Neovascular age‐related macular degeneration (nvAMD) can cause severe vision loss among the elderly. Genetic risk factors for AMD include several variants related to the immune system and lipid metabolism. Obesity is a well‐known predisposing factor for nvAMD but how this metabolic disorder modulates angiogenesis in the posterior eye segment was largely unknown. In this issue of EMBO Molecular Medicine, Andriessen et al (2016) show that high‐fat diet‐induced obesity causes dysbiosis in the gut that drives retinal inflammation and pathological angiogenesis in a mouse model of laser‐induced choroidal neovascularization (CNV).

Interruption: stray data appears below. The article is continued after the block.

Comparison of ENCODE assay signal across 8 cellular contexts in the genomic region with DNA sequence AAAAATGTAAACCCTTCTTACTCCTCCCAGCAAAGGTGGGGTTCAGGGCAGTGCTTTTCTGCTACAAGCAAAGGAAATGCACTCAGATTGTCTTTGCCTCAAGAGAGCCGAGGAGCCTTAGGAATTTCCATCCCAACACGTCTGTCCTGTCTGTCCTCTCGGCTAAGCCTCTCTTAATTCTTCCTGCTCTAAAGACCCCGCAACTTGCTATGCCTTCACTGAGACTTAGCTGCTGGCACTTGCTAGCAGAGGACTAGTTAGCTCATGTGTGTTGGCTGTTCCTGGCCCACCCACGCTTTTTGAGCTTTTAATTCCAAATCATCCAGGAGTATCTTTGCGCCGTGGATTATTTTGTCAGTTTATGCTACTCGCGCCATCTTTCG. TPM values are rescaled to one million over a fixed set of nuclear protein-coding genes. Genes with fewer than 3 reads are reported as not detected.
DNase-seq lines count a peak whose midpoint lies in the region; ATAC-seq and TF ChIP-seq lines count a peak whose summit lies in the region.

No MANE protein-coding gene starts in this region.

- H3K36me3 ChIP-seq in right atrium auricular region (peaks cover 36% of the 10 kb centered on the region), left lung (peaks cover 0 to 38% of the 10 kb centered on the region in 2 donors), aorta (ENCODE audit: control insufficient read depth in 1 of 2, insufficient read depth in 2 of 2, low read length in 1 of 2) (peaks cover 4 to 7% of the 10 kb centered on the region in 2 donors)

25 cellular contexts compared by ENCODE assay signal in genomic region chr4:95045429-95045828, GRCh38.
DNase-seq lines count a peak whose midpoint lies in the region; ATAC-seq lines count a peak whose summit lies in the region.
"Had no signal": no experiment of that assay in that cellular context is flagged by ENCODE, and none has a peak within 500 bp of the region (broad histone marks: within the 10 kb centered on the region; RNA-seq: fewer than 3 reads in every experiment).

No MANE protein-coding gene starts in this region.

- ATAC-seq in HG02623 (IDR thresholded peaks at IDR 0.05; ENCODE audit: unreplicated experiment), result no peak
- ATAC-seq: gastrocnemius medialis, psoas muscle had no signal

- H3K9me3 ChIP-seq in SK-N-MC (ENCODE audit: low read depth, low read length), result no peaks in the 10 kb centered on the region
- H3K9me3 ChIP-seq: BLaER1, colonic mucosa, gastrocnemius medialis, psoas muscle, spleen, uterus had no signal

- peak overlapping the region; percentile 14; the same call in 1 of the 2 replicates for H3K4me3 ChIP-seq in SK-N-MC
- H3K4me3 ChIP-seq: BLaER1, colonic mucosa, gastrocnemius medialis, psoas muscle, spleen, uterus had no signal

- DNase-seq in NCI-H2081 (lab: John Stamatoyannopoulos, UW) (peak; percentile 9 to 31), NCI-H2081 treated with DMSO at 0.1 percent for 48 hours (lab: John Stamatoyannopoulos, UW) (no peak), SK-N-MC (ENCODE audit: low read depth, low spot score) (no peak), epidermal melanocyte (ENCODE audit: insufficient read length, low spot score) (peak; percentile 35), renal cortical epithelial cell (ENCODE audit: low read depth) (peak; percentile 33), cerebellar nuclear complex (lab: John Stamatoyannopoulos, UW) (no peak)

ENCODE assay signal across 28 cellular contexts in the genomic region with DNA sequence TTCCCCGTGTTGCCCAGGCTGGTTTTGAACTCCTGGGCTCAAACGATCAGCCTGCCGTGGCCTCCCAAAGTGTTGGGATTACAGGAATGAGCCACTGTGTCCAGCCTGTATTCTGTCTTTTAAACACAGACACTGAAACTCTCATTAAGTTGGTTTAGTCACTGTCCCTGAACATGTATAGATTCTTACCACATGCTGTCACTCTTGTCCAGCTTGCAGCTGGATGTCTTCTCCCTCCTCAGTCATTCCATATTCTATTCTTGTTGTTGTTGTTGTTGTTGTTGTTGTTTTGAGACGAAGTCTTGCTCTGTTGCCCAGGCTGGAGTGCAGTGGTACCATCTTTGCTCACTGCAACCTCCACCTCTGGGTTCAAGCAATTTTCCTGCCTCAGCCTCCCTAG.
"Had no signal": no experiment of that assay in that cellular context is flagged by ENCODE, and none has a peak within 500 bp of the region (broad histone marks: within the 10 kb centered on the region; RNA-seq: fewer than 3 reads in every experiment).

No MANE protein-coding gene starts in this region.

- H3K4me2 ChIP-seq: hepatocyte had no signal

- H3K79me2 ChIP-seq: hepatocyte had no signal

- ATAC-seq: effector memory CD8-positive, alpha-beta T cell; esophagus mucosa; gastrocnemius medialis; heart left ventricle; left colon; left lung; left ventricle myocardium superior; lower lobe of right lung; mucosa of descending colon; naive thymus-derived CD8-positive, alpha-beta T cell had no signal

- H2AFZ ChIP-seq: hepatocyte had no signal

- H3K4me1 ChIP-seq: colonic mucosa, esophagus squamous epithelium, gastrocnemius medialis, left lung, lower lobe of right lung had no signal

See also: EMMA Andriessen et al
AMD is a multifactorial aging disease with a strong genetic predisposition, for which smoking and diet, among others, are known environmental modifiers (Lim et al, 2012). The progression of early AMD with drusen deposits to the two main end stages of disease, namely geographic atrophy and CNV, is currently not well understood. All known genetic risk factors provide a framework for disease susceptibility but cannot explain the later stages of disease. However, there are epidemiological indications that unhealthy lifestyle and abdominal obesity increase the risk of progression to advanced forms of AMD (Adams et al, 2011).